If you are referring to Beasts, they are often Unaligned. From page 7 of the MM: Many creatures of low intelligence have no comprehension of law or chaos, good or evil. They don't make moral or ethical choices, but rather act on instinct. These creatures are unaligned, which means they don't have an alignment. In this case, I think that these ...


7

Two Encounters Means Two Experience Point Rewards Experience points are not some finite resource that every monster or puzzle has and then player characters "suck dry." Experience points represent the characters gaining knowledge and skill from their experiences. Is battling the troll fundamentally different than outwitting it? Would I learn something else ...


7

Spoilers of published materials ahead. Justification. That said, there are ways out of this dilemma. Humble brag about winning


6

Few creatures that the PCs encounter are single-minded killing machines, even for “monsters”. Animals are even less suicidally-bloodthirsty murder-machines. If you don't already know the attitude of a monster, especially of an animal, when the PCs encounter it (i.e., you haven't already decided that this wolf attacks two-legs on-sight because it's been ...


6

As has been stated the rule exists to mitigate potential game balance issues. In this case I would grant them the full amount of XP allotted in the rules ergo up to 2 level - 1XP. They take the difference and have them track it as a side pool of xp that they can use to mitigate xp loss only (e.g. item/spell creation etc). This way they are granted the full ...


6

You're not required to give the monsters treasure. If it doesn't make sense for the monsters to have treasure, don't give them any. The players will at least receive XP. However, if you want to reward the players further, you can do that if you get a little crafty. Firstly, you can have the monster's lair somewhere nearby. Should your adventurers consider ...


6

They get experience twice A slight tweak to your hypothetical shows why. They defeat the troll by outsmarting him; gaining XP. Disgraced, the troll King exiles him and appoints a new bridge troll. When they defeat this troll by killing it the party gets XP, yes? The only difference is that these are different trolls; if they get XP twice in my scenarios, ...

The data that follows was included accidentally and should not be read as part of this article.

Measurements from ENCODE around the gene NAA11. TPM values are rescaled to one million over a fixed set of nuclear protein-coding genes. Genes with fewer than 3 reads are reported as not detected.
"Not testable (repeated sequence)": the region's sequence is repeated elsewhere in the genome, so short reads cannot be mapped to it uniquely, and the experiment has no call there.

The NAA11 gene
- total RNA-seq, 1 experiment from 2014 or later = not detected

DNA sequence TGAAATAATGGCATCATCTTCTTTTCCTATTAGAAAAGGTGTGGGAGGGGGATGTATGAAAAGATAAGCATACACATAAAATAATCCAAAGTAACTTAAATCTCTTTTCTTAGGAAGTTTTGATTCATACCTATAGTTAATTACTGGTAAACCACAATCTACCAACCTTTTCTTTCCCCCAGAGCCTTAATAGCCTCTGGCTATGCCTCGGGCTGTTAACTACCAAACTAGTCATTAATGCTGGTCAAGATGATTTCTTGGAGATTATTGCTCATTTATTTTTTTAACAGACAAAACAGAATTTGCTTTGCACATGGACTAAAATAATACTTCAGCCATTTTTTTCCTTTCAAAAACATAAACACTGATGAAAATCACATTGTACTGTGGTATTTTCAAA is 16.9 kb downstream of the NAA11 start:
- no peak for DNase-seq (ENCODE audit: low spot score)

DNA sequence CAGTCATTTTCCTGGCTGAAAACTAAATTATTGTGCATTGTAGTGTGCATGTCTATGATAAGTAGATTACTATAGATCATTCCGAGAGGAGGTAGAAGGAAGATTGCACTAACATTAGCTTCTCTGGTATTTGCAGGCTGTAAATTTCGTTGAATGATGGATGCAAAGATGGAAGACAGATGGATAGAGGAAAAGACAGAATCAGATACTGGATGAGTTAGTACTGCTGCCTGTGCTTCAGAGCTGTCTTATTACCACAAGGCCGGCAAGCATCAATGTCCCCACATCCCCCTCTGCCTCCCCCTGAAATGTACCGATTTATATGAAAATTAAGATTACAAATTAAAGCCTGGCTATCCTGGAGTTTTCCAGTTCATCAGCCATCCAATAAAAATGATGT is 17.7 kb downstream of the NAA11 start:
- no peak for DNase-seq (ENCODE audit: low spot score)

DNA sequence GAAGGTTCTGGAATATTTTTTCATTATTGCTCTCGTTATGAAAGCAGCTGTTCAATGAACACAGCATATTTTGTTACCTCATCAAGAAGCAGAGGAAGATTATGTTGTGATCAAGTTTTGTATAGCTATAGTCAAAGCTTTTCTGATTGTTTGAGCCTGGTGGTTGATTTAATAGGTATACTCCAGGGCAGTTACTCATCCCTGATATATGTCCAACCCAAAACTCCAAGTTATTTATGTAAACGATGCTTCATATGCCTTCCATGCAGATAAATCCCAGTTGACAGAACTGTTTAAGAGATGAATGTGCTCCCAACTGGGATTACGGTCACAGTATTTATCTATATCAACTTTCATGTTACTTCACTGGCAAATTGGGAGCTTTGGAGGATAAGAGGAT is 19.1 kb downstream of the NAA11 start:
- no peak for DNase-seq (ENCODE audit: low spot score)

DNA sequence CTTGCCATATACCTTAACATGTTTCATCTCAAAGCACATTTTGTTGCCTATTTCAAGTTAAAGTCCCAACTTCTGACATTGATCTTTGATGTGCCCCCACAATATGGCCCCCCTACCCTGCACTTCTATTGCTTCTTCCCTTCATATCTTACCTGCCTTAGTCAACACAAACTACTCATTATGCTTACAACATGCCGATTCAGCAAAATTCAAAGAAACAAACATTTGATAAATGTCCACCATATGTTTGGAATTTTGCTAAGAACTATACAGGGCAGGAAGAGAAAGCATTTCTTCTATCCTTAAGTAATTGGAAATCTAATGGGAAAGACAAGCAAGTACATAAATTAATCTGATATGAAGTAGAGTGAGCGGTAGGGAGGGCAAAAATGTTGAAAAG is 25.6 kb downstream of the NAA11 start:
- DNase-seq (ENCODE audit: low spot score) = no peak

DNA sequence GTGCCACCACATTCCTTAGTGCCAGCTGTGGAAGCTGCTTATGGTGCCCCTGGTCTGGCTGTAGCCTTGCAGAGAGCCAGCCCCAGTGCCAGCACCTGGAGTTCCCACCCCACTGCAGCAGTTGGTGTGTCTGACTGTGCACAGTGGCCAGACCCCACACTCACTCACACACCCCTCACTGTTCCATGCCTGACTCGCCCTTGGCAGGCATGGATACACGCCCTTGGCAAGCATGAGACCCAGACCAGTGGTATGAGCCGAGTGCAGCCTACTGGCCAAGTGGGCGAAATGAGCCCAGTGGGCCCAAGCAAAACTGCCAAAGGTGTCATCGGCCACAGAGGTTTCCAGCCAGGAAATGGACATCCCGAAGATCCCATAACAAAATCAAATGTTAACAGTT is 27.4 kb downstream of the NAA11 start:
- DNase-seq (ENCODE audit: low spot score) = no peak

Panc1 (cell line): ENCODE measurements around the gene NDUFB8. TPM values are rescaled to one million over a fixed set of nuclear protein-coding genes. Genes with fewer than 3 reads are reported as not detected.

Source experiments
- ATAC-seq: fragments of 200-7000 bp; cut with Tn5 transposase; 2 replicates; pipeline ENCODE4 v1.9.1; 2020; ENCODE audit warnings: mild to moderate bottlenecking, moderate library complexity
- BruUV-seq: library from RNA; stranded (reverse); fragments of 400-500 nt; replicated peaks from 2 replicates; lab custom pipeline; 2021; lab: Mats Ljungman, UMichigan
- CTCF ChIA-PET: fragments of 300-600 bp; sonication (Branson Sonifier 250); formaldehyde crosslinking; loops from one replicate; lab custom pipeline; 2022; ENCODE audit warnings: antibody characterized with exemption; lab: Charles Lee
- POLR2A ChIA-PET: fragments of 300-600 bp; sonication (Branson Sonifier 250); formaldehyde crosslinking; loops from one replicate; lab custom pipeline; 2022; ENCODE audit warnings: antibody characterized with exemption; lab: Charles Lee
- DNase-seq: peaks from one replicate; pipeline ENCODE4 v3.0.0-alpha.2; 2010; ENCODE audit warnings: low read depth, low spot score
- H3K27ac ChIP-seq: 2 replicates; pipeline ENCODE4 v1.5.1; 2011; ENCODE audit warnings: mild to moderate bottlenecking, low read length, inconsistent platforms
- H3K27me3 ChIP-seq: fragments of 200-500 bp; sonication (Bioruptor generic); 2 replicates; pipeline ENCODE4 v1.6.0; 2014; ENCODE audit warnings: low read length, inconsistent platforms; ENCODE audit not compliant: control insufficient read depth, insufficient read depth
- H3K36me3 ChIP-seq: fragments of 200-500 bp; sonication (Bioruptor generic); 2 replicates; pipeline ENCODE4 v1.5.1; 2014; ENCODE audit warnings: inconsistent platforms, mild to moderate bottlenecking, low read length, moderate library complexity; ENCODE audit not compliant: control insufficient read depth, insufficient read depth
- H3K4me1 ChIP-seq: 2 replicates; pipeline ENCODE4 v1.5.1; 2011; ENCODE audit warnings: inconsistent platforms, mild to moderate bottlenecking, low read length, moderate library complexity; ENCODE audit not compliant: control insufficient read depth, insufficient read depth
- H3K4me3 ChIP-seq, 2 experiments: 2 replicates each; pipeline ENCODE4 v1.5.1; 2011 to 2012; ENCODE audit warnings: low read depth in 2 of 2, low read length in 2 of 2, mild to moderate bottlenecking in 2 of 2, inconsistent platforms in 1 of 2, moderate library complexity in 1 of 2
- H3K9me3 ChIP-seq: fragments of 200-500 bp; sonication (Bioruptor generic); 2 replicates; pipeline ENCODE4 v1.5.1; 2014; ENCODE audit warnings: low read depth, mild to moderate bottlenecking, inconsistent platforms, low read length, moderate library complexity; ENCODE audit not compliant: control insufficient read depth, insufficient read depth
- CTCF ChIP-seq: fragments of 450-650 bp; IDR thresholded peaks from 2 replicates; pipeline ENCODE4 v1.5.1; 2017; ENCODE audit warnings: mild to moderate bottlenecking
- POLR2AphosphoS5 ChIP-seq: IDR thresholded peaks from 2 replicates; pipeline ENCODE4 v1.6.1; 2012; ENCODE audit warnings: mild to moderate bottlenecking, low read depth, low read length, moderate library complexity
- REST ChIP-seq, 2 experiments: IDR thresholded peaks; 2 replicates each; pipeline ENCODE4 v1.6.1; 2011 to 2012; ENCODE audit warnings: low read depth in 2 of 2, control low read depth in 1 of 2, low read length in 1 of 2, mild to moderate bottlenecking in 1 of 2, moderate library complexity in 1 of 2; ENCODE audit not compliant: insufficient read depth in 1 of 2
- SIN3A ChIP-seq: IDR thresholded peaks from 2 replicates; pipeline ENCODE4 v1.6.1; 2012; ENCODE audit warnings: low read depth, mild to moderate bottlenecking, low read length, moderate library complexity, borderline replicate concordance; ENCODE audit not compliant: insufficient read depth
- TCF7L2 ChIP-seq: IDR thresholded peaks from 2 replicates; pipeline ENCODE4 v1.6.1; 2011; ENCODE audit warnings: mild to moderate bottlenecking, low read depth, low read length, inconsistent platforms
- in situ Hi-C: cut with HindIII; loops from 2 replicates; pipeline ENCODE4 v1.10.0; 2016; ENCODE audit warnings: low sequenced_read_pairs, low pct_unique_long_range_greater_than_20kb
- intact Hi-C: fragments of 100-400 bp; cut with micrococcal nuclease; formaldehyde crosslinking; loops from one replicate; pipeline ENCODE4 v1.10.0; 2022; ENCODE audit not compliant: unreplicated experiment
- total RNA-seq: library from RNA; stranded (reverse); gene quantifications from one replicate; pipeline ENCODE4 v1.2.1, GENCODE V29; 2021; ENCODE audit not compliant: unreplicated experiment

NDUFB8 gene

5

It depends on the goal and the alignment of the party. If they are really good and they know the thugs also bother the general public, they must be removed. So bypassing the encounter does not give them any XP. Unless of course time is an issue for their assignment. If bypassing the encounter saves time and this is helpful for their goal, award them full XP. ...


5

The Player's Handbook on Spot says The Dungeon Master may call for Spot checks to determine the distance at which an encounter begins. A penalty applies on such checks, depending on the distance between the two individuals or groups, and an additional penalty may apply if the character making the Spot check is distracted (not concentrating on being ...


4

It hinges on the word "defeat". Has the NPC been thwarted in his/her goals? Was s/he trying to block the PCs? If so, then I would probably give full xp. If not (eg, if the party were trying to kill the NPC for specific reasons of their own), then no: since the NPC used feign death to trick the party it could be argued that the party was defeated and no xp ...


4

I think if you are purely following RAW you will have to reward experience for both encounters. As you correctly did, you rewarded creativity for bypassing the encounter. If the party comes back to kill the troll later, you could perhaps change the rules of the encounter to better solve your problem (depending on what you want to do). Perhaps another ...


3

I'm not sure if I'm reading it and running it right. Yes and No. As written, the fact that there is no clue to the players or the characters that there is something they should be doing is unfair. I think you may not have played the first round right though. The players are surprised and one of them has "been dumped". Now this is not a fall that causes ...


3

The encounter you describe is extremely deadly. However, Hoard of the Dragon Queen is not designed as a series of static encounters. Rather, the book generally describes adventure areas and the behaviors of their inhabitants. To quote designer Steve Winter: We didn't want to script NPCs' locations or motions. Guidance is given in certain cases; where ...


3

Short Answer: Abso-positively. Go ahead, weapon-walker. Long Answer The answer to this has more to do with why you would carry your weapon around rather than if you can. There are various reasons to do so, including walking around in a combat-heavy dungeon or expecting an ambush, but there are actually more reasons not to do so. The other two common ...


3

I don't know if there is an official answer for this, but if you can already see or hear the enemies coming then the encounter has already started and I'd say it's fair game to cast the spell and expect it to last until the encounter ends. This would presumably be at the end of combat, though it'd also end if you heard guards coming, cast the spell, hid and ...